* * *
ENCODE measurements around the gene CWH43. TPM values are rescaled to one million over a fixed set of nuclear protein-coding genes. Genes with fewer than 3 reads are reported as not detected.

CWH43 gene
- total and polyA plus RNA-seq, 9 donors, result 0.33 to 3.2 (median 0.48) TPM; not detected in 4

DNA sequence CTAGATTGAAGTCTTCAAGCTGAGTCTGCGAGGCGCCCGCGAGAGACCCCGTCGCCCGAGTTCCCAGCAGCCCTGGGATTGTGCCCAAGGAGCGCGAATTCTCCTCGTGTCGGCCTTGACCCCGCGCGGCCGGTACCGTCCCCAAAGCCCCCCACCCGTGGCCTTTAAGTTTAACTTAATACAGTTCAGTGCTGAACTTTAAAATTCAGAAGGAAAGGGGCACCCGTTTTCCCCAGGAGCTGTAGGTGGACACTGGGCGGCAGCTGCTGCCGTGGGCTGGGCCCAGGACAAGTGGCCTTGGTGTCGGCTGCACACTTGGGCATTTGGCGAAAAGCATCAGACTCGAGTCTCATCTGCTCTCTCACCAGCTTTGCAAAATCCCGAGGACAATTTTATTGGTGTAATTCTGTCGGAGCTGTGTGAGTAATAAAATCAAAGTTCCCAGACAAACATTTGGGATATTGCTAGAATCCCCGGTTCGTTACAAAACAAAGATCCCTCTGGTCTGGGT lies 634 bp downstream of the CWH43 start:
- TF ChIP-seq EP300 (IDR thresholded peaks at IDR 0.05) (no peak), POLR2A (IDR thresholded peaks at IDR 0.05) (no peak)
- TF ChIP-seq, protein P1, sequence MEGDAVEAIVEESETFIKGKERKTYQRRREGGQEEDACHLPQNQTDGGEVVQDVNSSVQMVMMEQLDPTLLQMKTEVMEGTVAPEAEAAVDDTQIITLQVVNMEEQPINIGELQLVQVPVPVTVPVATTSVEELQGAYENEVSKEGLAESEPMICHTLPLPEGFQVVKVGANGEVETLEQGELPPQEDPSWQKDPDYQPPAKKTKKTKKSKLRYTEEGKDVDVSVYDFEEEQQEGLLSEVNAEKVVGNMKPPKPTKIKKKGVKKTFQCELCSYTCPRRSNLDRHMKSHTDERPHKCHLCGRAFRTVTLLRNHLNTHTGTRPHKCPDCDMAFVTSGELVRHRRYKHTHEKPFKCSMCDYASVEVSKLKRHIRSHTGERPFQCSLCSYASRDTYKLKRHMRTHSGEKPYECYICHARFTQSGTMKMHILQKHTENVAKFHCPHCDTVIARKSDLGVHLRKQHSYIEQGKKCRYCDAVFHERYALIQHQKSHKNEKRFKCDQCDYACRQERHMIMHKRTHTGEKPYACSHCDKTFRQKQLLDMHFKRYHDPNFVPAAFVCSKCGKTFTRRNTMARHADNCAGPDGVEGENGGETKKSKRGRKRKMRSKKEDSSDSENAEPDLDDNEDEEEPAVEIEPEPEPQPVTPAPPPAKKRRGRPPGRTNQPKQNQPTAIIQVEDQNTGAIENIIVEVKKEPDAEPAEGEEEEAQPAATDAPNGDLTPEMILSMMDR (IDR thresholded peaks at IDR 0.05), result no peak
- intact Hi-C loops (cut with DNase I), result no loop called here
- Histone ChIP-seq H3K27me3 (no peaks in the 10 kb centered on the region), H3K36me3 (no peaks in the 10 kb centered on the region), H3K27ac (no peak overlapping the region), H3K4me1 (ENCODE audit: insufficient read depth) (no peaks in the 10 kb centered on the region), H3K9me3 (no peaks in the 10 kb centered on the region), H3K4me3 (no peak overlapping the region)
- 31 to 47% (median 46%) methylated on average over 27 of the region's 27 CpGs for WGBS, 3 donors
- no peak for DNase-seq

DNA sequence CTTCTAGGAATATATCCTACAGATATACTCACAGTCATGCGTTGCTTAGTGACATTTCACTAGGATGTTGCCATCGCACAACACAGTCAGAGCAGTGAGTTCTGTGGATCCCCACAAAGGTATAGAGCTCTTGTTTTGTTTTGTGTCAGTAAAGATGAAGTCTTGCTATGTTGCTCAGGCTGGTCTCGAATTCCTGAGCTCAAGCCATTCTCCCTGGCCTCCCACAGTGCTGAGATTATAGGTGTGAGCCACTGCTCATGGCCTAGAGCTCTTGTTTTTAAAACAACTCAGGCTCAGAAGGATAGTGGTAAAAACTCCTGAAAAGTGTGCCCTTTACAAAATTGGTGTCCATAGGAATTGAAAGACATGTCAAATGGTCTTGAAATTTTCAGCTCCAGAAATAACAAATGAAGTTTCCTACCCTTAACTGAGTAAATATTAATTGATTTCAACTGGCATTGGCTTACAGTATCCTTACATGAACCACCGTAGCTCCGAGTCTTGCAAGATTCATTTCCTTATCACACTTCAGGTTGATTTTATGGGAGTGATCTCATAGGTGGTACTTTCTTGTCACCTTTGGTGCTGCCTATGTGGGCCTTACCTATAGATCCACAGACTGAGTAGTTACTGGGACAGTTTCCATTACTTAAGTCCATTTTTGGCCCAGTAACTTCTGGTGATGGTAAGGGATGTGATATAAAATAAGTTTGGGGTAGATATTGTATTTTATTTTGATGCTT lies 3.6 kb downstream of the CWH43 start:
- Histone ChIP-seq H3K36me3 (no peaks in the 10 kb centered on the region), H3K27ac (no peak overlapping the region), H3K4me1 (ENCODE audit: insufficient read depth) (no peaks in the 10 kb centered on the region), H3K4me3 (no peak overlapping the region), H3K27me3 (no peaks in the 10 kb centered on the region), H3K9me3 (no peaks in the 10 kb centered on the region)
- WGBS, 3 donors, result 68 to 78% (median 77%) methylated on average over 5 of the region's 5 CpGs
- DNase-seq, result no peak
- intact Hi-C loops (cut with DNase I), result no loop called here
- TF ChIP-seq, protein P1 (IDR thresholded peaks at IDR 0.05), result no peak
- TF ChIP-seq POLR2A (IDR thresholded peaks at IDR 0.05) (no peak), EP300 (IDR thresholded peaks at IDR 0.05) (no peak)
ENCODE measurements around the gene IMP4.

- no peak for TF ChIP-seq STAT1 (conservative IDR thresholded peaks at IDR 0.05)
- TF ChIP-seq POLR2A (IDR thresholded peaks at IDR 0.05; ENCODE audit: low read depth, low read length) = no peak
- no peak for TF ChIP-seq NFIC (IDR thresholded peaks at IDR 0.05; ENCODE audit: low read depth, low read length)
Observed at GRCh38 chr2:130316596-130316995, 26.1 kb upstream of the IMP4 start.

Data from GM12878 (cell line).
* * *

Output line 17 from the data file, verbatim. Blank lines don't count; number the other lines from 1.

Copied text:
- TF ChIP-seq POLR2A (IDR thresholded peaks at IDR 0.05) (no peak), EP300 (IDR thresholded peaks at IDR 0.05) (no peak)